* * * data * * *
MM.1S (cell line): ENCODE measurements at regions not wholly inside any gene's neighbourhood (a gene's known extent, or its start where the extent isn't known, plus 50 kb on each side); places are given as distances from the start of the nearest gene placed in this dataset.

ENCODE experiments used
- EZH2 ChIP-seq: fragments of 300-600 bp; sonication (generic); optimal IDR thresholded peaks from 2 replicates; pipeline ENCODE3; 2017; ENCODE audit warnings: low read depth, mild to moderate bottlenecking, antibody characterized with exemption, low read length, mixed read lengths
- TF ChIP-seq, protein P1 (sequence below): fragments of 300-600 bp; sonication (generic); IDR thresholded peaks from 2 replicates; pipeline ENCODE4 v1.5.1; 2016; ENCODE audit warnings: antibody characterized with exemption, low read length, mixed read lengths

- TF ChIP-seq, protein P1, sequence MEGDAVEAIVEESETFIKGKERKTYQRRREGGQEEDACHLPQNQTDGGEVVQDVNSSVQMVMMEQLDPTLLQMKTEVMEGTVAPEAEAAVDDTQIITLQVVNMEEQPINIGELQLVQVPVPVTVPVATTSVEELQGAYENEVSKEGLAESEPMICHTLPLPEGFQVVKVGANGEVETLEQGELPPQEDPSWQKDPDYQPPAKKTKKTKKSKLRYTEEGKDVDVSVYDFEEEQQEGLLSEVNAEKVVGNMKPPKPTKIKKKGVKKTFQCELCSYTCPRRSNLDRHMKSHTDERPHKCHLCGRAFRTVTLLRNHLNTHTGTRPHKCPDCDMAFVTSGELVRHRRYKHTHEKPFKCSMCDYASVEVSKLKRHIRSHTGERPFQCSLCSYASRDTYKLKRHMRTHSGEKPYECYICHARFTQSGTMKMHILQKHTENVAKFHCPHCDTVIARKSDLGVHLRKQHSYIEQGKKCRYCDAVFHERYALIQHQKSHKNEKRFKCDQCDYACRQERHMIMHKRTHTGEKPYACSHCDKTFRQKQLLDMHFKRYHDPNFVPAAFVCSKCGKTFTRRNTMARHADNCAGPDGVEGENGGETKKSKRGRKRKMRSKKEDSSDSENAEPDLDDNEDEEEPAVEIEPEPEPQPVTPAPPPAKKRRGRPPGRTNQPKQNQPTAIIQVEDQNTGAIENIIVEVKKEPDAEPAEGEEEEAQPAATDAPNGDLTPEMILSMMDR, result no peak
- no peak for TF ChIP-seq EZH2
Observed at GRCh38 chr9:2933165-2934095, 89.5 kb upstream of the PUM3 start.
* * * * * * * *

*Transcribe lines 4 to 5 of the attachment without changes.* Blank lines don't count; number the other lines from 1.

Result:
- TF ChIP-seq, protein P1 (sequence below): fragments of 300-600 bp; sonication (generic); IDR thresholded peaks from 2 replicates; pipeline ENCODE4 v1.5.1; 2016; ENCODE audit warnings: antibody characterized with exemption, low read length, mixed read lengths

- TF ChIP-seq, protein P1, sequence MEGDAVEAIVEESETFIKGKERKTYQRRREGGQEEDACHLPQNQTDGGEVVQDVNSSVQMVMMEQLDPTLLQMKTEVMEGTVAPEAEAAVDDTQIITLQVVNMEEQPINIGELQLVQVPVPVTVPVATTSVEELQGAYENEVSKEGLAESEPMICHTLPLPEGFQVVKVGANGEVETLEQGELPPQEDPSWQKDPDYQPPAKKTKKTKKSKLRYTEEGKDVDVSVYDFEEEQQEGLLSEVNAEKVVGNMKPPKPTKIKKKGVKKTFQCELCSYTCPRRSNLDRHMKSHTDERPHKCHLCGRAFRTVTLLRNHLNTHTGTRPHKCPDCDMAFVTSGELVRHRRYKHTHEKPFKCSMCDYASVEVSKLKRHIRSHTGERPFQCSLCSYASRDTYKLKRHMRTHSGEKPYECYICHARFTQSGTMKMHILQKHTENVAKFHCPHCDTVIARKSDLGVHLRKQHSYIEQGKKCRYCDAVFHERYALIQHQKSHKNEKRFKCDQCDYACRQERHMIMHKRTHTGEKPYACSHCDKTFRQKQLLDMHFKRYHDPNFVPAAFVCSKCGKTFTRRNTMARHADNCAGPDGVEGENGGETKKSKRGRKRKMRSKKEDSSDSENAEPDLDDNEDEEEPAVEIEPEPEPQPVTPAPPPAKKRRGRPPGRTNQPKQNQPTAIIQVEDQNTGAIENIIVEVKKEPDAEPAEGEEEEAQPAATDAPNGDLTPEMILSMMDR, result no peak